From a conference on the Verbum Crucis that I preached to Dominicans in 2015:

In my gallery of heavenly friends there is one Dominican — not the only Dominican in my gallery — who has taught me much about all of this. He was, at the age of twenty–four, shortly after beginning his life in the Order of Preachers, so struck down by illness that he became in the eyes of all a brother good–for–nothing, an embarrassment, a poor, sickly fellow incapable of study, incapable of preaching, incapable of writing, incapable of going to choir. Out of pity, more than anything else, he was admitted to solemn profession, and then ordained a simplex priest, ad missam. He was sent for six years to a convent where he thought he would die of boredom. Instead, he began, over time, to embrace his weakness and consent to the imprint of the Cross.

You know, I think, that I am speaking of your holy brother, Father Marie–Étienne Vayssière. In 1900, at thirty–seven years of age, he was sent to live in the solitude of La Sainte Baume, with one laybrother as his companion. The obedience to La Sainte Baume was, basically, a sentence of retirement. He would have been tempted to read his story as the cruel trick of a capricious God. What kind of God calls a man to the Order of Preachers and then renders him incapable of preaching? Père Vayssière did, in the circumstances, what most of us, I think, would be tempted to do. He began looking for the occasional comfortable compromise, the creaturely compensation that can somehow coexist with a profound desire for holiness and, even, with a certain acceptance of the imprint of the Cross.

Père Vayssière did nothing really shocking. He just went down every day to the place where pilgrims lodged to read the newspapers and chat a bit. One day, as he was making his way down from the hermitage where he lived with Frère Henri, he stopped at a turn in the path and found himself incapable of going on. He was given a light by which it was made to clear to him that he was wasting his time and pursuing pleasures that, while innocent enough, kept him from corresponding fully to God’s plan for him. He corresponded to this actual grace, turned around, climbed back up to the hermitage and thereafter testified that never again suffered from loneliness, or boredom, or curiosity. ‘From now on’, he said to himself, ‘you will live in the spirit of the [Magdalen’s] cave, you will become a contemplative’. No longer was he dejected by his inability to live a proper Dominican life; quite the contrary, he found himself filled with joy, and he used to repeat to himself, ‘You wanted to be a preacher, but the Good God wanted you to be a saint’. Père Vayssière referred to this as his second conversion. He remained in his hermitage for more than thirty years.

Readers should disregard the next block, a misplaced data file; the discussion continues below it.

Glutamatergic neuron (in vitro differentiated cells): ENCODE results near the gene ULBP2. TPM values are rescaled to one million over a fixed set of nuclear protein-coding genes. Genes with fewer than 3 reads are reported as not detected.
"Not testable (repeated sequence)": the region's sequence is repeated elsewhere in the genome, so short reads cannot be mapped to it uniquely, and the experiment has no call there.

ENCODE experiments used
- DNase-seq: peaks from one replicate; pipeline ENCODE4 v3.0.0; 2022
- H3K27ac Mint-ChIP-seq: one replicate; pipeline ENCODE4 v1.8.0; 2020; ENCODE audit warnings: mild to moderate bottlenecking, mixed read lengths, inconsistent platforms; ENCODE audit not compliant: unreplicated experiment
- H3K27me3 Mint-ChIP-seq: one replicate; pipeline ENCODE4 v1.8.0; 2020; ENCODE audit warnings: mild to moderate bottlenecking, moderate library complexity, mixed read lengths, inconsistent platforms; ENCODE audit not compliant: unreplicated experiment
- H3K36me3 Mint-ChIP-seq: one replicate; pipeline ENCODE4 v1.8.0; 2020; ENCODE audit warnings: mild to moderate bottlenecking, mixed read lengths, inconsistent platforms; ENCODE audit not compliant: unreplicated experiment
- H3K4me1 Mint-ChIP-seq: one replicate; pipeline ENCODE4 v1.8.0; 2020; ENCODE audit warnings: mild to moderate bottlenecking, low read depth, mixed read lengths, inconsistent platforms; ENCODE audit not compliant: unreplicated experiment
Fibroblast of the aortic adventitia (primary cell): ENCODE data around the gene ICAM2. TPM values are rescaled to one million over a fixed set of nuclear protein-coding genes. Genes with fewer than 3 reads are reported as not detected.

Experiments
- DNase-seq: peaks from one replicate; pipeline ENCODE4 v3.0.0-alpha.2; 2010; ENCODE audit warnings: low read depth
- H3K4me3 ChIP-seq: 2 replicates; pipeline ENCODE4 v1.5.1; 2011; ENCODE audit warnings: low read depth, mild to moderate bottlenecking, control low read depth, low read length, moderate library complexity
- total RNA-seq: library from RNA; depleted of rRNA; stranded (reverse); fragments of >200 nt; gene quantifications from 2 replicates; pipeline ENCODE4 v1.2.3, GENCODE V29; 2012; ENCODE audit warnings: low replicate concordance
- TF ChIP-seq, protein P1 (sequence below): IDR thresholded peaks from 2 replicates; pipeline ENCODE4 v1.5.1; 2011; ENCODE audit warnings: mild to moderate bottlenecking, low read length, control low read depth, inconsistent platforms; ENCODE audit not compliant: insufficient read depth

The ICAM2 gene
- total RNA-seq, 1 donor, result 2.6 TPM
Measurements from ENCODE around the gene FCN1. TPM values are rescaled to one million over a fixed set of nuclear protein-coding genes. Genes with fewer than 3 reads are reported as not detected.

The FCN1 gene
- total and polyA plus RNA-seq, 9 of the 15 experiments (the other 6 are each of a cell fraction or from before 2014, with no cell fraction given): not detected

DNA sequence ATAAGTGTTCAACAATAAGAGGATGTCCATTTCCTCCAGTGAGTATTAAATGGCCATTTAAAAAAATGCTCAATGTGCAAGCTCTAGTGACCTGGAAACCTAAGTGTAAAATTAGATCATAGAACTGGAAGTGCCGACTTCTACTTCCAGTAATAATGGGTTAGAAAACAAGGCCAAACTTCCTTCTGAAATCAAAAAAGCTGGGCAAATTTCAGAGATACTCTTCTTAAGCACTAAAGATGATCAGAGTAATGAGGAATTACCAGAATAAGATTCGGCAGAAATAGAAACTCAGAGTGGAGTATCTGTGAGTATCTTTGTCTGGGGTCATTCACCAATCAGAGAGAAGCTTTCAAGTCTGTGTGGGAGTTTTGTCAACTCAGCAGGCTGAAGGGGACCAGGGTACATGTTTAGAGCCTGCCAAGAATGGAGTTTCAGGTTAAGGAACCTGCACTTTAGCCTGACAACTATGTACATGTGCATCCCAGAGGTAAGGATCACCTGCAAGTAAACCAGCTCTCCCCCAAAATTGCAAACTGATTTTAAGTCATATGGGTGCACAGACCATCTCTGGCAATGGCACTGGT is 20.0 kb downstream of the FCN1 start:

You all probably know the rest of the story. Père Vayssière became a great incandescent contemplative by means of the rosary. He could not study, he could not preach, he could not write, he could not go to choir, but he could tell his beads. And tell his beads his did, until with Mary, and through Mary, the verbum crucis contemplated in the mysteries, so impressed itself in him that his whole being became a holy preaching. God did not leave Père Vayssière’s light under a bushel; he placed it on a lampstand. In 1932, and again in 1936, he was elected Prior Provincial of the Province of Toulouse. Père Vayssière, the brother good–for–nothing, died on September 14, 1940, the feast of the Triumph of the Cross. The verbum crucis in the life and death of one Friar Preacher. Father Vayssière wrote:

Let us, then, be content to be nothing, to be capable of nothing, to feel our misery. I should count it a very great grace of the Divine Spirit were I to be given that knowledge of infirmity which, with the Apostle, would permit us to place our confidence and our support only therein, all the while repeating with him: When I am weak, then am I powerful.

The verbum crucis descends into one’s soul by the sacramental graces of the sacred liturgy, or by the choral Office, or by the hearing, study, and meditation of the Word, or by suffering and infirmity, or by humiliation, and failure, and loss, and even, paradoxically, by the assaults of the powers of darkness. No sooner does the verbum crucis impress itself in the depths of the soul than it rebounds heavenward in prayer. This second expression of the verbum crucis is no feeble subjective prayer, circumscribed by human limitations; it is the very prayer of Christ Himself, his filial and priestly prayer to the Father uttered beyond the veil and, at the same time, communicated to the soul in the form of a very pure vertical flame enkindled by the Holy Spirit, an inextinguishable flame that stretches upward and burns ad Patrem. This is the fiery prayer of which Saint John Cassian speaks. It is apostolic prayer. By this, I mean that it is a participation in the prayer of Christ Himself communicated to the Apostles in order to hasten the advent of the Kingdom of God.